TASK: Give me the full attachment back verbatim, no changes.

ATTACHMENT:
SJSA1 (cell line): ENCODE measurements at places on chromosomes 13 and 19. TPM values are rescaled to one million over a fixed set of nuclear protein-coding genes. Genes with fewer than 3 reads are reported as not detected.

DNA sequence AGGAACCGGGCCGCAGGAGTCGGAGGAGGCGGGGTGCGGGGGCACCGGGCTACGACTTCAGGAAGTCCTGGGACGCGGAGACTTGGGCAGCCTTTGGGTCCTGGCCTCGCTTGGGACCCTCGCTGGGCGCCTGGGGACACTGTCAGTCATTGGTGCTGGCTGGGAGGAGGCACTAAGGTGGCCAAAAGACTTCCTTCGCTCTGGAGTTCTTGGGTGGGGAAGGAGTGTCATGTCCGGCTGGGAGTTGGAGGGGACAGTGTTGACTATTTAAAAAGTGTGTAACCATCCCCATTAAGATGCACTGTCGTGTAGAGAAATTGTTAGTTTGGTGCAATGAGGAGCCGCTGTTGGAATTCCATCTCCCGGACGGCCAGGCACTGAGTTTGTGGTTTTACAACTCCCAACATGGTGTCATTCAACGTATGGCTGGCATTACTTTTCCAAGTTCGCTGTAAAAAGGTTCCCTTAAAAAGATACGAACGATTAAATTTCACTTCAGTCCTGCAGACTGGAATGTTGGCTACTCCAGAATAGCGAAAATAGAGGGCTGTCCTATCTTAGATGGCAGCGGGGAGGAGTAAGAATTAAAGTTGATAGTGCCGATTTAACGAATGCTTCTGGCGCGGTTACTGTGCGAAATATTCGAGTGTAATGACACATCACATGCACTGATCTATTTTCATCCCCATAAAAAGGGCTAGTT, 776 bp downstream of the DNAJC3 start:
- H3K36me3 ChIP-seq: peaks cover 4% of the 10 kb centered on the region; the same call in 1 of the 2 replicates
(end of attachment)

SJSA1 (cell line): ENCODE measurements at places on chromosomes 13 and 19. TPM values are rescaled to one million over a fixed set of nuclear protein-coding genes. Genes with fewer than 3 reads are reported as not detected.

DNA sequence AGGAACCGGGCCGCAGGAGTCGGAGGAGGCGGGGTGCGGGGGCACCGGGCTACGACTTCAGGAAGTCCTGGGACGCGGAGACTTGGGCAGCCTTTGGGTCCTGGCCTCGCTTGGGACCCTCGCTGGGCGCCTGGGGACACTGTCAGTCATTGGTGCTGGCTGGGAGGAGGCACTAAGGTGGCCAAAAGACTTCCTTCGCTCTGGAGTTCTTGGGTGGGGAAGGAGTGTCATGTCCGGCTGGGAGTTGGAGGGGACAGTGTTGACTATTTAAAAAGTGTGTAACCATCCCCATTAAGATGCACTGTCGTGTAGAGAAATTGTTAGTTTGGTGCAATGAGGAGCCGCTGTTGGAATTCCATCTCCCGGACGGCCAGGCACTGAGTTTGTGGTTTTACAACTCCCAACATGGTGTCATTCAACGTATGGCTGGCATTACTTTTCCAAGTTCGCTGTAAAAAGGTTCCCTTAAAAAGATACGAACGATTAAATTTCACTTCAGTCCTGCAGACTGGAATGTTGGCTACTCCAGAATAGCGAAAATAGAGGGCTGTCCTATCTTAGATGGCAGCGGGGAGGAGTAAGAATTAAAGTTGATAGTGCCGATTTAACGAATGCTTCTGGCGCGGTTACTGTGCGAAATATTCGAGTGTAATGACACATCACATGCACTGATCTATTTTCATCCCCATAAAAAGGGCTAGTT, 776 bp downstream of the DNAJC3 start:
- H3K36me3 ChIP-seq: peaks cover 4% of the 10 kb centered on the region; the same call in 1 of the 2 replicates